Nature journal reports the 1933 discovery of a magnificent horse drawn and colored on a cave wall.  “The cave, to be known as La Grotte de la Bastide, is situated near the village of La Bastide, Hautes Pyrenees.”

During the Spring of 2013, the paleolithic paintings in caves at Niaux, France are the subject of a British Museum exhibition.  Niaux cave is south of Foix.  I walked through that region, visited a rustic museum near Mas d’Anzil containing tools and treasure of our human ancestors millennia ago.

Can’t make it to London for the exhibition?  Werner Herzog’s film Cave of Forgotten Dreams explores the brilliant paintings in caves at Chauvet  and other sites.  Archeology published this interview with Herzog when Cave of Forgotten Dreams was released in 2011.

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Pyrénées Spas

Kiosk at Barbazan Spa.

Since the dawn of European tourism, the lure of enjoying spa waters at Cauterets, Barbazan and other Pyrenees mountain towns attracted visitors from Paris and beyond.

Bagneres-de-Bigorre at the base of Pic-du-Midi-de-Bigorre.

Bagnères-de-Bigorre, was made famous by Victorian travelers in search of diversion, healing waters and the fresh air cure. As I walked east across France, I saw in the distance, gleaming in the sunlight, the snow-capped mountain, one of the highest in the Pyrenees at 2,872 meters and the site of a world-reknown observatory.

At the beginning of the 20th century, the population of Bagnères-de-Bigorre was about 12,000 according to Cooks’ 1912 travel guide.  Before ski holidays were popular making it a year-round destination, the town swelled during the warm months with over 30,000 annual visitors in search of mountain hikes, gambling, spa cures and social interaction.

The curative waters drew healthy and sick visitors.  Cooks’ travel guide reports that the climate of Bagneres-de-Bigorre  is:  “Mild and humid, invigorating owing to the high elevations.”  Other notes in the guide:  “Ten bathing establishments.  Casino, parks, many hotels.  Tour operators offering excursions to Valley of Gripp, Valley Campan, and Pic-du-Midi-de-Bigorre“, then as now, the highest meteorological station in Europe.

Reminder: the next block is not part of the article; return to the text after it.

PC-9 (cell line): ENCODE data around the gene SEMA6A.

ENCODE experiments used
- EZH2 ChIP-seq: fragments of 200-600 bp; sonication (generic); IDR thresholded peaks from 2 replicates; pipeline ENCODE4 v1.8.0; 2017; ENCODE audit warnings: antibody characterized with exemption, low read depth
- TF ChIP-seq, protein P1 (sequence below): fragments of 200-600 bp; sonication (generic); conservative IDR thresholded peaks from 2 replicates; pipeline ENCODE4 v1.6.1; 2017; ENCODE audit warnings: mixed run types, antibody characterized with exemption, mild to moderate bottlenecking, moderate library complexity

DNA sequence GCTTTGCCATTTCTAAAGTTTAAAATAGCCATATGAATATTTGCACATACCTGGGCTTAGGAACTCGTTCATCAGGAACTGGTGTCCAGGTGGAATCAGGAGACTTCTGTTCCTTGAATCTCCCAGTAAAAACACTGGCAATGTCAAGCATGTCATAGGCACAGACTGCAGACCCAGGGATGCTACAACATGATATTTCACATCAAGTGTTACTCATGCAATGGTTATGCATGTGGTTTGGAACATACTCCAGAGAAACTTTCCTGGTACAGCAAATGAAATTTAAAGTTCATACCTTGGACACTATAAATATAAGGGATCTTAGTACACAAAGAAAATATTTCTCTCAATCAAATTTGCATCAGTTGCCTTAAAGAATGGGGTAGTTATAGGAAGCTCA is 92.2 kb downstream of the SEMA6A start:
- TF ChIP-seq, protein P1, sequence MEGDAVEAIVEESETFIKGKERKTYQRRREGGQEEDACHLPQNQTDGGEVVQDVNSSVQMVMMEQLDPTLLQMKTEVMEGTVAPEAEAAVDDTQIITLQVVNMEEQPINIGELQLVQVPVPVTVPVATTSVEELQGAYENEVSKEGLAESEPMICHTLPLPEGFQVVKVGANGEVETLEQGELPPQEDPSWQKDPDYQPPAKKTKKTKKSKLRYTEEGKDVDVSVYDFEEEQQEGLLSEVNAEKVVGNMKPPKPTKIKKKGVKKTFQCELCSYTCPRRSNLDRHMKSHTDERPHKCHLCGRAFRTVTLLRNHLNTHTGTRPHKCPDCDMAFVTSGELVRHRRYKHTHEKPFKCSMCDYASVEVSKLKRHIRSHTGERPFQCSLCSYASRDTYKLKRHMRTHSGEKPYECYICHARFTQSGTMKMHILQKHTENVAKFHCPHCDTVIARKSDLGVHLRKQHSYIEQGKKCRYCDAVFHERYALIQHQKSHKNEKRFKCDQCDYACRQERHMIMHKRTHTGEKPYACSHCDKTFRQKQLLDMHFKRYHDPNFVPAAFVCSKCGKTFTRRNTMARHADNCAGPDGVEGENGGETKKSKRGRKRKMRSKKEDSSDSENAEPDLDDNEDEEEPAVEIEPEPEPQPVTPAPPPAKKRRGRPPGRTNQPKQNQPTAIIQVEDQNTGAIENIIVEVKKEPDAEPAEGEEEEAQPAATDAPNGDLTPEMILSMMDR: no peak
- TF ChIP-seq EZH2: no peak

A century ago, the climb up the Pic-du-Midi-de-Bigorre consumed the better part of two days, with horses and guides required.  Now, you hik or drive a car to a mid-point, then board a funicular that ascends the peak.

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Our Lady of the Holy Waters

Lourdes’ rise to fame came about after the visions of a poorly nourished and sickly teenager in the misty gloom of the Massabielle grotto in 1858. Other towns in the area were already popular tourist destinations, attracting northern Europeans and French visitors in search of healing waters in the Pyrenees region.

Gout, rheumatism and chronic disease, such as eczema and syphilis  drew people to towns like Cauterets, Eaux-Bonnes, Eaux-Chaudes, Luz-Saint-Sauveur and Bagnères-de-Bigorre  which nowadays offer blissful spa retreats.  Is it a surprise that Lourdes wanted its share of the money tourists spend?

Who is to say what Bernadette saw or thought she saw? Who can comment on the intentions of the pilgrims who took the hope cure at these shrines?  Surely the water and fresh air were beneficial.  Perhaps the sense of purpose and community encouraged the chronically ill to carry on. Undoubtedly Bernadette had a tough life and shed many tears.

E. M. Cioran, the Romanian-born French philosopher, writes in Tears and Saints, “The church was wrong to canonize so few women saints. Its misogyny and stinginess made me want to be more generous.  Any woman who sheds tears for love in loneliness is a saint.  The Church has never understood that saintly women are made of God’s tears.”  [Univ. Chicago Press, 1995, page 49].

Lourdes enjoyed rapid ascent of prosperity with the help of the enthusiastic journalist Henri Lasserre who in 1869 produced “Notre-Dame de Lourdes,” described by a reliable 21st century Oxford historian as “the most romantic of stories.” [Lourdes, Body and Spirit in the Secular Age, Ruth Harris, Viking, 1999, p. 19].  The bishop overseeing the diocese steadfastly steered the religious political machine.

Meanwhile the nearby pilgrimage town Lestelle-Bettharam with its own grotto where apparitions of a heavenly woman had been seen by an adolescent girl long before Bernadette’s experiences, fell on hard times. There were no tourists in Lestelle-Bettharam when I arrived on foot in the rain and  sheltered at the Hotel de Touristes.  There was no line of waiting visitors for the local tourist attraction, a little train that chugs through the Bettharam cave.  The shrine and monastery were locked.